In response to a recent state law, the Judicial Council of California adopted new and revised forms—which became effective in July 2016—to be used in the court authorization process for foster children’s psychotropic medications. The proper completion of these newly revised forms should provide county staff with additional information necessary to identify instances when foster children are prescribed psychotropic medications in amounts or dosages that exceed the state guidelines. Among other things, these revised forms require prescribers to explain for each foster child why they prescribed more than one psychotropic medication in a class or dosages that are outside the state guidelines. If these forms are not properly completed, county staff will need to follow up with prescribers to obtain information necessary to ensure that the prescriptions beyond the state guidelines are appropriate.
We also found that, in violation of state law, counties did not always obtain required court or parental approval before foster children received prescriptions for psychotropic medications. Specifically, when we reviewed the case files for 67 foster children who should not have received psychotropic medications without authorization from a juvenile court, we found that 23 (34 percent) did not contain evidence of such authorization for at least one psychotropic medication. Similarly, when we reviewed the case files for 13 foster children who should not have received psychotropic medications without the consent of their parents, we found that five (38 percent) did not contain evidence of such consent for at least one psychotropic medication. In effect, these children were prescribed psychotropic medications without proper oversight from the counties responsible for their care.
Further, the fragmented structure of the State’s child welfare system contributed both to the specific problems we identified in our review of the 80 case files and to larger oversight deficiencies that we noted statewide. Specifically, oversight of the administration of psychotropic medications to foster children is spread among different levels and branches of government, leaving us unable to identify a comprehensive plan that coordinates the various mechanisms currently in place to ensure that the foster children’s health care providers prescribe these medications appropriately. Although the different public entities involved have made efforts to collaborate, the State’s overall approach has exerted little system‑level oversight to help ensure that these entities’ collective efforts actually work as intended and produce desirable results.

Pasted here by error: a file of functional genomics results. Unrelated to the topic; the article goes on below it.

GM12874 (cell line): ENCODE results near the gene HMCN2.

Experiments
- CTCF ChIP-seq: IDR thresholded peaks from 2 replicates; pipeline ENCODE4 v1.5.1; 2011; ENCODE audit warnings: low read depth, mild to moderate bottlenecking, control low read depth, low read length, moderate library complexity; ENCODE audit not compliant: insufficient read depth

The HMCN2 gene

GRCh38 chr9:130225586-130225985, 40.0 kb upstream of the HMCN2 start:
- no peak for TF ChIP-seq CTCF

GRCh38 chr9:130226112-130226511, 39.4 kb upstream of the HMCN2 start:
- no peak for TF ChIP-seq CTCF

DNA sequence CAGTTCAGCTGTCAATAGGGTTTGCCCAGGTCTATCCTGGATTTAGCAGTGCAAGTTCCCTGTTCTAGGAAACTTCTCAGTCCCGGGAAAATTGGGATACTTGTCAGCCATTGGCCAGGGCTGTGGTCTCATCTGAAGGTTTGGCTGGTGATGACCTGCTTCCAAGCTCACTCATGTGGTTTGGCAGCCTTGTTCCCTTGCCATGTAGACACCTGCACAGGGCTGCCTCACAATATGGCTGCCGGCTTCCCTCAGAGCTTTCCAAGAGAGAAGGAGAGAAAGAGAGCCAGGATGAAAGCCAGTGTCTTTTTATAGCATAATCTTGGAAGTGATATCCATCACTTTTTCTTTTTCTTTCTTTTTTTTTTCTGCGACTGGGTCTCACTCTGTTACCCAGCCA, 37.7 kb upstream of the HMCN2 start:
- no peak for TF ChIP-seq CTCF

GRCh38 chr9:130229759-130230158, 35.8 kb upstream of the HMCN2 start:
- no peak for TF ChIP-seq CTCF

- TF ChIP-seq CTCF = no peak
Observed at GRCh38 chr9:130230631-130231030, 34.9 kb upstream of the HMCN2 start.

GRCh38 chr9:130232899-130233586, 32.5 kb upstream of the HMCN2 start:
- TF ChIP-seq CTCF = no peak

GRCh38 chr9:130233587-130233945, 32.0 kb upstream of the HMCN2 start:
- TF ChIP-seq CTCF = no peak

The State’s fragmented oversight structure has also contributed to its failure to ensure it has the data necessary to monitor the prescription of psychotropic medications to foster children. The two state entities most directly involved in overseeing foster children’s mental health care are the California Department of Social Services (Social Services) and the Department of Health Care Services (Health Care Services). Even when combined, results from data systems these two departments operate still contain inaccurate and incomplete data related to foster children who are prescribed psychotropic medications. Consequently, neither agency can completely identify which foster children statewide are prescribed psychotropic medications or which medications those children are prescribed.
Further, the inaccurate and incomplete information in Social Services’ data system is used to produce Health and Education Passports, which are critical documents that are meant to follow foster children should their placement change. We found that all 80 of the Health and Education Passports we reviewed contained instances of incorrect start dates for psychotropic medications. Moreover, 13 of these 80 Health and Education Passports did not identify all the psychotropic medications that the courts authorized, and all 80 were missing information about the corresponding psychosocial services the foster children should have received for at least one psychotropic medication. These errors and omissions appear to have been caused in large part by a lack of county staff to enter foster children’s health information into Social Services’ data system and an unwillingness of some county departments to share foster children’s information with each other. However, caretakers, health care providers, social workers, and others rely on the Health and Education Passports to make decisions about foster children’s care; without accurate information, they may inadvertently make decisions that do not reflect the children’s best interests.